I have to admit, when I first heard about Six-Legged Soldiers: Using Insects as Weapons of War at sales conference, I wasn’t really that interested. However, when I started to make my sales calls to various booksellers and librarians, they were so enthusiastic about this book that I decided to give it a try. It really is a fascinating book, packed full of unusual and surprising facts.
One of the most interesting chapters is “Bee Bombs and Wasp Warheads”. For thousands of years, throwing bee hives or wasp nests at an enemy was a very common strategy of war. The Romans and Greeks both used bee hives to fire at their enemies, which is reflected in the language we still use today: “bombos”, the Greek word for bees, is closely connected to the word “bombard”. The Mayans would create clay containers and set them in places where bees would likely move in, then during a battle they would plug up the holes and start throwing these clay “footballs” at their enemies. During the Middle Ages, all ships carried bee hives or wasp nests as part of their arsenal.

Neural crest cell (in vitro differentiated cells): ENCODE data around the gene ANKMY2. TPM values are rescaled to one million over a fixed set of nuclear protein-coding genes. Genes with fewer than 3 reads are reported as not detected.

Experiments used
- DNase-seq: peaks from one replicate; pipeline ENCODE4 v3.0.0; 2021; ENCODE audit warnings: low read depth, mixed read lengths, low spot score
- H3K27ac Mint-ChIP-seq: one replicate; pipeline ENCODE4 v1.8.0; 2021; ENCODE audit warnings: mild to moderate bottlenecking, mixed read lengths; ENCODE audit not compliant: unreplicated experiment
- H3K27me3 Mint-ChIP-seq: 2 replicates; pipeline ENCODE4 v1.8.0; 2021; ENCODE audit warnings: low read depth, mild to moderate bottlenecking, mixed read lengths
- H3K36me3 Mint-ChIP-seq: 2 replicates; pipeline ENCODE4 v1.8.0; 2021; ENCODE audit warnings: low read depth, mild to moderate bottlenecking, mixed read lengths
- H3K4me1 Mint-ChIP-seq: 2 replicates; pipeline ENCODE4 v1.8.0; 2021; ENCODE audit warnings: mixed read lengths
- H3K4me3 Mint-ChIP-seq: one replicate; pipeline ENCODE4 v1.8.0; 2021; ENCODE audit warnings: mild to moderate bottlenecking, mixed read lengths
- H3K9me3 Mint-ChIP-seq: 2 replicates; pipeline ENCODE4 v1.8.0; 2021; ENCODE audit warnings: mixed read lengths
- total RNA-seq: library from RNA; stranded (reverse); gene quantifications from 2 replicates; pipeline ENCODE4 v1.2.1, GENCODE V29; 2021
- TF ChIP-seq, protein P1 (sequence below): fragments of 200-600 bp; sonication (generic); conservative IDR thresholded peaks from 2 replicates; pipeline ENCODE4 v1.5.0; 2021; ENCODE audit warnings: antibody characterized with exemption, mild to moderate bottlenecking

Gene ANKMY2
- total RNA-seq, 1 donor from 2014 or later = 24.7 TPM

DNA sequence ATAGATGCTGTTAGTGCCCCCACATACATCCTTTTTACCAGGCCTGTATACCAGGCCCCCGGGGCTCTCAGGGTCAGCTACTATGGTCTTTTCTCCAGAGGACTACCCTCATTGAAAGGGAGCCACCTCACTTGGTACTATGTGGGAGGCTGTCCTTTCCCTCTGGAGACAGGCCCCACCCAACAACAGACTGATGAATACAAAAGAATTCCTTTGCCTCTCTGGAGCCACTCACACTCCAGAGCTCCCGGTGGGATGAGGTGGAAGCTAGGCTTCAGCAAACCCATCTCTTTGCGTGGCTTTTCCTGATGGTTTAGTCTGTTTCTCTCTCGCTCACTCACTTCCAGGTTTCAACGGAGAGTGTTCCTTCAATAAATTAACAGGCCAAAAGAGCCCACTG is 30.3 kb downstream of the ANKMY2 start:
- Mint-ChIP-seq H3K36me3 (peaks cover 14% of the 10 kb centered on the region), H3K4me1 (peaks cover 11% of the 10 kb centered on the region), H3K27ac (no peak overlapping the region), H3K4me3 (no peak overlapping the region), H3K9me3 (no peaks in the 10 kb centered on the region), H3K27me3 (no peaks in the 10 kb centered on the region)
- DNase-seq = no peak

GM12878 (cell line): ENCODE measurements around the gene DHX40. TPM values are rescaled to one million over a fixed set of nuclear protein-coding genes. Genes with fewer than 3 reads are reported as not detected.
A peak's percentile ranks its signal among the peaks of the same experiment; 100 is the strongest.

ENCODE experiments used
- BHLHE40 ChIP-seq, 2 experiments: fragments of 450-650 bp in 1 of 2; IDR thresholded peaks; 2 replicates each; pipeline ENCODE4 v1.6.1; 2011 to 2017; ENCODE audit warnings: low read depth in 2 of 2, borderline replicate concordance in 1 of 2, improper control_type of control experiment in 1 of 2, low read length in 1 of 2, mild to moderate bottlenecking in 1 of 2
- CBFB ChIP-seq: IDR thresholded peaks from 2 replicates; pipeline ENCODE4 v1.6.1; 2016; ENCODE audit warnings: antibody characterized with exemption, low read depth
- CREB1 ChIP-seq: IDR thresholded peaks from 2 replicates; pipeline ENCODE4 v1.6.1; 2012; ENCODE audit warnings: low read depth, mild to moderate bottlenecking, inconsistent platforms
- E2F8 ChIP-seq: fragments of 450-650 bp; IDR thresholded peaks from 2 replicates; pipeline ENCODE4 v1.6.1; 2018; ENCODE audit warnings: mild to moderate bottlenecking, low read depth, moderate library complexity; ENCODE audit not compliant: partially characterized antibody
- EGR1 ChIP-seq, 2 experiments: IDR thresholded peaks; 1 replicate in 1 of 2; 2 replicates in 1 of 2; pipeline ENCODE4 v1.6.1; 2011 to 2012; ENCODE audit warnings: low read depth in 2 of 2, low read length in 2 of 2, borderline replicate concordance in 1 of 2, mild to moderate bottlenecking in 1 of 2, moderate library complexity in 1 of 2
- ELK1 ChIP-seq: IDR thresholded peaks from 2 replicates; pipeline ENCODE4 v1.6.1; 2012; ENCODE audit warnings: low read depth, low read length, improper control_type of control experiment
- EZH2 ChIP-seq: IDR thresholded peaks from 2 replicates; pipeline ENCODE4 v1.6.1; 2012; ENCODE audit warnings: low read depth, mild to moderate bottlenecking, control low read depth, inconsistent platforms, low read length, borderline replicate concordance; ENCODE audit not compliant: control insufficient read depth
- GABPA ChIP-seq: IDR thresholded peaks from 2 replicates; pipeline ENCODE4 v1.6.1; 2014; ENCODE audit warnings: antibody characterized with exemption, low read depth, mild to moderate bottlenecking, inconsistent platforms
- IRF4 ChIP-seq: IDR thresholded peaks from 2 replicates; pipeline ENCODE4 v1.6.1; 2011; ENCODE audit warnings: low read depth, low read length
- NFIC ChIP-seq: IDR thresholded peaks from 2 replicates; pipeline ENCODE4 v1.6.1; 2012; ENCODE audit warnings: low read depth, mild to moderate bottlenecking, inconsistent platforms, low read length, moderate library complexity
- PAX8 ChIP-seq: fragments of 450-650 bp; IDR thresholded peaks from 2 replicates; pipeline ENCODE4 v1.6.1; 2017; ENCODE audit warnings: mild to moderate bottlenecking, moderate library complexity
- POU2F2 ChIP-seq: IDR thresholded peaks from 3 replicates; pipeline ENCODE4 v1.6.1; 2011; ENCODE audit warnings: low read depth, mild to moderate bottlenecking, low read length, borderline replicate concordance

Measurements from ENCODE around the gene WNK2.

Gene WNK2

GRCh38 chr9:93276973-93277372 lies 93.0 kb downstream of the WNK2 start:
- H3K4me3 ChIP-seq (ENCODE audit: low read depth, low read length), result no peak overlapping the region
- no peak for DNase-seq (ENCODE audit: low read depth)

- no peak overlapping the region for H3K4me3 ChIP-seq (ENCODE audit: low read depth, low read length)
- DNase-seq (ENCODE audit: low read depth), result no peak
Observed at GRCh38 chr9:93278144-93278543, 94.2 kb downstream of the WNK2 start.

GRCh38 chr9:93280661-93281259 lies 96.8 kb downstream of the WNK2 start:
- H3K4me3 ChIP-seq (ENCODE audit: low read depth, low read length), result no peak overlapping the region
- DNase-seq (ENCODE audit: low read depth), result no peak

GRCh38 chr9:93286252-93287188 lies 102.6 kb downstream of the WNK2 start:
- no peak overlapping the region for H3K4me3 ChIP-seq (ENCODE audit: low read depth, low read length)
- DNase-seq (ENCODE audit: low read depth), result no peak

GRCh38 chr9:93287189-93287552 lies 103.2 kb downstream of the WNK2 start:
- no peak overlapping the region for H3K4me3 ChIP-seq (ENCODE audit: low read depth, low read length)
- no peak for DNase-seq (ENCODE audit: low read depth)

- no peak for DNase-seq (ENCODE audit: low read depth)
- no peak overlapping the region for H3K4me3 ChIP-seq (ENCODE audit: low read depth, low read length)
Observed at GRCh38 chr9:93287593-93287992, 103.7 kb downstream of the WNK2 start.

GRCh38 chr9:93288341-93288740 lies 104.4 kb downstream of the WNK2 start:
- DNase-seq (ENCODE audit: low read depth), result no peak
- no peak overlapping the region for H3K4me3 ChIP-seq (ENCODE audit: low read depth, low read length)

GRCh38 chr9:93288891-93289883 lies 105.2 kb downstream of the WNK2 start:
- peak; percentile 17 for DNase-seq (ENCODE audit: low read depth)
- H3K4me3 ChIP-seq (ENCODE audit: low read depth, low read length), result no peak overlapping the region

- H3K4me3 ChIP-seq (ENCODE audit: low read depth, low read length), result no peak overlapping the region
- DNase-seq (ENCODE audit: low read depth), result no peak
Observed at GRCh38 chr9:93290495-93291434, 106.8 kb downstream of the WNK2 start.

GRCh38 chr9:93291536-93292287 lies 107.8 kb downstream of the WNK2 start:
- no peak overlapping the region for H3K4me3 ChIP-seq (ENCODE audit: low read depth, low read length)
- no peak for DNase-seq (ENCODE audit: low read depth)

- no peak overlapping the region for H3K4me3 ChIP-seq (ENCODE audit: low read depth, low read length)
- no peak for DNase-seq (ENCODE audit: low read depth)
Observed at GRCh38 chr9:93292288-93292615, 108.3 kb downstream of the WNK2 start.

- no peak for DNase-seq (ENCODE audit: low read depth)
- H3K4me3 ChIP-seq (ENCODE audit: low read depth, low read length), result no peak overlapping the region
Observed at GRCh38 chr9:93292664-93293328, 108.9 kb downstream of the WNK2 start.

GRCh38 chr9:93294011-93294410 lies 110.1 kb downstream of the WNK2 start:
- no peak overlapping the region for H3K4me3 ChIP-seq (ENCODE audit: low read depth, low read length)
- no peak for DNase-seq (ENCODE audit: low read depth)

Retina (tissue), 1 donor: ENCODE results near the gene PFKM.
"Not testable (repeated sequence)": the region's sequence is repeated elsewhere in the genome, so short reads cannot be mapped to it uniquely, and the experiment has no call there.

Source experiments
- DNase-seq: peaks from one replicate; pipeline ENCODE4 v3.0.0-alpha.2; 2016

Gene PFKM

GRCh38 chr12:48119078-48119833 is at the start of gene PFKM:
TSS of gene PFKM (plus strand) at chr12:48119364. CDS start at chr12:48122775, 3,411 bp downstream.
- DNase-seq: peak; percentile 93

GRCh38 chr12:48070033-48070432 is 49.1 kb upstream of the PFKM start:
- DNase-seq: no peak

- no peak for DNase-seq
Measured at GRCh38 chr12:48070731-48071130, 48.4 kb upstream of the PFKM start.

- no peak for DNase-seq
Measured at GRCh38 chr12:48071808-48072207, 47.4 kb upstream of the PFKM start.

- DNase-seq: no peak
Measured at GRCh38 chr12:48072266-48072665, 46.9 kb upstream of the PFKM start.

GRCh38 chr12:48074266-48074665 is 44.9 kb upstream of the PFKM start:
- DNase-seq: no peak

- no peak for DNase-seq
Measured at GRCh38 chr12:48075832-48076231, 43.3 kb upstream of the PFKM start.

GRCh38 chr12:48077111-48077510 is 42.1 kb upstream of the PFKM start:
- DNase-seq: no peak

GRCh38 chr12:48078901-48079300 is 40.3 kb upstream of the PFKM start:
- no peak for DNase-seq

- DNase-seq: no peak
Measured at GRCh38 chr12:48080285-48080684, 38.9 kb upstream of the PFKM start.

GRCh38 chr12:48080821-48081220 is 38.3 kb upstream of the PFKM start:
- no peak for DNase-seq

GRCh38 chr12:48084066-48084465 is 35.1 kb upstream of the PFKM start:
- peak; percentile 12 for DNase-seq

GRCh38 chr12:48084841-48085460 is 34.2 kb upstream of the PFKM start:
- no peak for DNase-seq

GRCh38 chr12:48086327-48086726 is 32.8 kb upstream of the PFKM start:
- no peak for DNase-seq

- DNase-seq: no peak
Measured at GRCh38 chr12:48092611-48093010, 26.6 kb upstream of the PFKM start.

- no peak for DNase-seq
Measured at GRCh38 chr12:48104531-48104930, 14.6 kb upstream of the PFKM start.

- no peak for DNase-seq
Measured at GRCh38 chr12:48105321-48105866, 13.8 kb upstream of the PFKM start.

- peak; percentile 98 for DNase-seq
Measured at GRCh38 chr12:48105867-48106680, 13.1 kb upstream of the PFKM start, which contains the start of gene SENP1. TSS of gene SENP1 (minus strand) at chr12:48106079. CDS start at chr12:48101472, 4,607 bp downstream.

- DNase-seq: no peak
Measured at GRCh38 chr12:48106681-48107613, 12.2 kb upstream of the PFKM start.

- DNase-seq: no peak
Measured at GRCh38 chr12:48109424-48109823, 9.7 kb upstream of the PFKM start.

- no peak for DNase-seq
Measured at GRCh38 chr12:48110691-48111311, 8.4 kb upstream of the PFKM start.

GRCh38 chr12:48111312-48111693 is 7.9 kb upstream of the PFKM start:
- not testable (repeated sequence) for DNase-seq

There are also many Canadian historical references in this very unusual book. During WWII, Sir Frederick Banting, the Canadian hero who discovered insulin, was a great proponent of biological warfare. The Canadian government wouldn’t give him any money to do experiments, so he collected over a million dollars from the presidents of Canadian companies such as Eatons, Seagrams and the CPR. His team was working on a scheme that would use mosquitoes to spread yellow fever among the Nazis, however, nothing ever came of these experiments.